August 12th, 2013
“Does that makes sense to you?” Psychic medium Matthew Fraser asked that question a lot during his recent appearance at the Wareham Elks in a fundraiser for Team “Friends of Faye” in support of the effort to fight Alzheimer’s Disease.
“Does that makes sense to you?”
Psychic medium Matthew Fraser asked that question a lot during his recent appearance at the Wareham Elks in a fundraiser for Team “Friends of Faye” in support of the effort to fight Alzheimer’s Disease.
In this case he was asking a brunette woman in her 30s.
He’d been addressing someone else in the hall when he broke off to say, “I’m seeing someone in their 30s who passed.”
The woman stood, and said her boyfriend was 39 when he died. She’d already had a reading, and been put in contact with a relative. It seemed, though, she’d attended the event expressly to communicate with her late boyfriend.
Fraser said-asked if drugs and alcohol were involved. She said they were.
He said there were “questions” surrounding the death, that it happened during the night, that her boyfriend went to sleep thinking everything was OK but never woke up again.
Fraser added, “Definitely know he’s around you, and he’s watching over you from the other side.”
The boyfriend was saying, “not to question his passing anymore,” though Fraser said he sensed “people in the house were nervous.”
“They left him,” the woman said.
Fraser said, “He’s taking responsibility for it.”
Fraser finished with that question, “Does that makes sense to you?”
The woman bowed her head in assent.
For close to two hours Fraser walked among the tables set up in the Elks hall, asking people to stand while he made communications in their behalf. Some of the 30 or so people in attendance had specific people they wanted to reach. One woman said she came, “with no expectations.”
Fraser occasionally asked people who they were trying to reach, but mostly just gave his impressions once they stood.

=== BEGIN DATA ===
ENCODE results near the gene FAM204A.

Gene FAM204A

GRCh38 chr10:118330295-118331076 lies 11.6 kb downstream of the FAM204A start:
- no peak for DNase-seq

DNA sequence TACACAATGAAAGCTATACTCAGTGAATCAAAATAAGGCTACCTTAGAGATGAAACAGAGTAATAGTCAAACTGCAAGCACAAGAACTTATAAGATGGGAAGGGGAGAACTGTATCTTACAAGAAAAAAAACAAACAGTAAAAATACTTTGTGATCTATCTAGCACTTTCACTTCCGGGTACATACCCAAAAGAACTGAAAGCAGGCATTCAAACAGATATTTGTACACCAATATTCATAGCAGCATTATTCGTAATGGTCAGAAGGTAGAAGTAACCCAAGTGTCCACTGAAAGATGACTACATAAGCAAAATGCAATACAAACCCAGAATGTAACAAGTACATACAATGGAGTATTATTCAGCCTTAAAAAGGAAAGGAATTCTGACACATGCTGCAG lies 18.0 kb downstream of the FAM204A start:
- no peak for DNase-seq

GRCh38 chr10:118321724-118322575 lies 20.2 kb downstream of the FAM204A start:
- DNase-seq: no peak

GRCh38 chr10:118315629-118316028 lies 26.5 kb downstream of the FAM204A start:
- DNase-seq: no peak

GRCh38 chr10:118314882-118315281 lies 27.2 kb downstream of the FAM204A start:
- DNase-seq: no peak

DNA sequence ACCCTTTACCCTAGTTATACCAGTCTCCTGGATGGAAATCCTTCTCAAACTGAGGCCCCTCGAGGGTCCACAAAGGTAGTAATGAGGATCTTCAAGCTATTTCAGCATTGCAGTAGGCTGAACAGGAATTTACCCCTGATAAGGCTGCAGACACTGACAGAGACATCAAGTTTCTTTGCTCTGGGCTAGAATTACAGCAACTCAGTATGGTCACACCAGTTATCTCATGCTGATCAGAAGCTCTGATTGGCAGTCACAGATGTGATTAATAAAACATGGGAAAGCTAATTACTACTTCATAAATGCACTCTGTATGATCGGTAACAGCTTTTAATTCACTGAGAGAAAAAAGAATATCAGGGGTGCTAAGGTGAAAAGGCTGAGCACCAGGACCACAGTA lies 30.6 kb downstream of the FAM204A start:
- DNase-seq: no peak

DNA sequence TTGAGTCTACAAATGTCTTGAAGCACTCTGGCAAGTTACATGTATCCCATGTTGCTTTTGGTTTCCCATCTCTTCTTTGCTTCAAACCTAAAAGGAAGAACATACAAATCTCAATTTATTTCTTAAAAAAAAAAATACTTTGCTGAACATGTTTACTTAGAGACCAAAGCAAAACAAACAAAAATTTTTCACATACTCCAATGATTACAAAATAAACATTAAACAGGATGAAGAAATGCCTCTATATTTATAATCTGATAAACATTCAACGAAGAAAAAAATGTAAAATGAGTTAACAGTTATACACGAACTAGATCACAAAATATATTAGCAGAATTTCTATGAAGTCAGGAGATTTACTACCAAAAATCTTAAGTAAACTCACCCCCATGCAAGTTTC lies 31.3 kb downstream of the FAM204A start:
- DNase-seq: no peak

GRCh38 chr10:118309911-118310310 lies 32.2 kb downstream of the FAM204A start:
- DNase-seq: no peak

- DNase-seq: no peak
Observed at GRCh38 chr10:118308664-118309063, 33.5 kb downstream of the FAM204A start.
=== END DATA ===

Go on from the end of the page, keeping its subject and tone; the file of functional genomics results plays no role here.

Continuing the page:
He saw fathers, grandfathers, moms, a mother in-law, a friend of the family, and an 18-year-old boy.
Fraser’s demeanor is definitely upbeat, though the Kleenex boxes strategically placed on the tables around the room did get some use. But there was also laughter, lots of hugs and thanks, as well as some applause. Fraser said his abilities have been passed down through his grandmother and mother and his wish to use them is motivated by the same impulse that made him become an EMT – to help people.
One young man and woman who looked to be in their early 30s didn’t seem to be getting much useful feedback from the other side. Question after question by Fraser didn’t seem to be connecting.
Fraser wasn’t thrown by this, though. He said the communication process is difficult to describe. It comes in spurts and can be confusing. He said relatives who died before the living were born can show up. And, he said, relatives who have passed away within a year are difficult to reach. It’s like “they’re getting spirit orientation” he said with a smile and not the slightest tone of apology at the statement’s lack of conventionality.
He finally said-asked the couple, “Your father didn’t like to talk?”
He did not, they said.
Fraser added, “And he wouldn’t believe in this?”
“Definitely not,” the man said, laughing with a seeming sense of recognition,
Fraser said the father “seemed kind of surprised” to be contacted in this manner.
Fraser told one woman in her late 20s who visits her mother’s grave everyday that her mom was saying, “I’m around you all the time.”
The mom also said there was nothing “you could have done to prevent her passing.” And, “She says, ‘just focus on yourself.’”
He told three sisters in their 50s their dad knew he could be irascible.
“I can’t make them say they’re sorry,” he said in a light tone.
“But I do get that he loves you and is watching over you,” he said, adding “does that make sense to you?”
They said it did.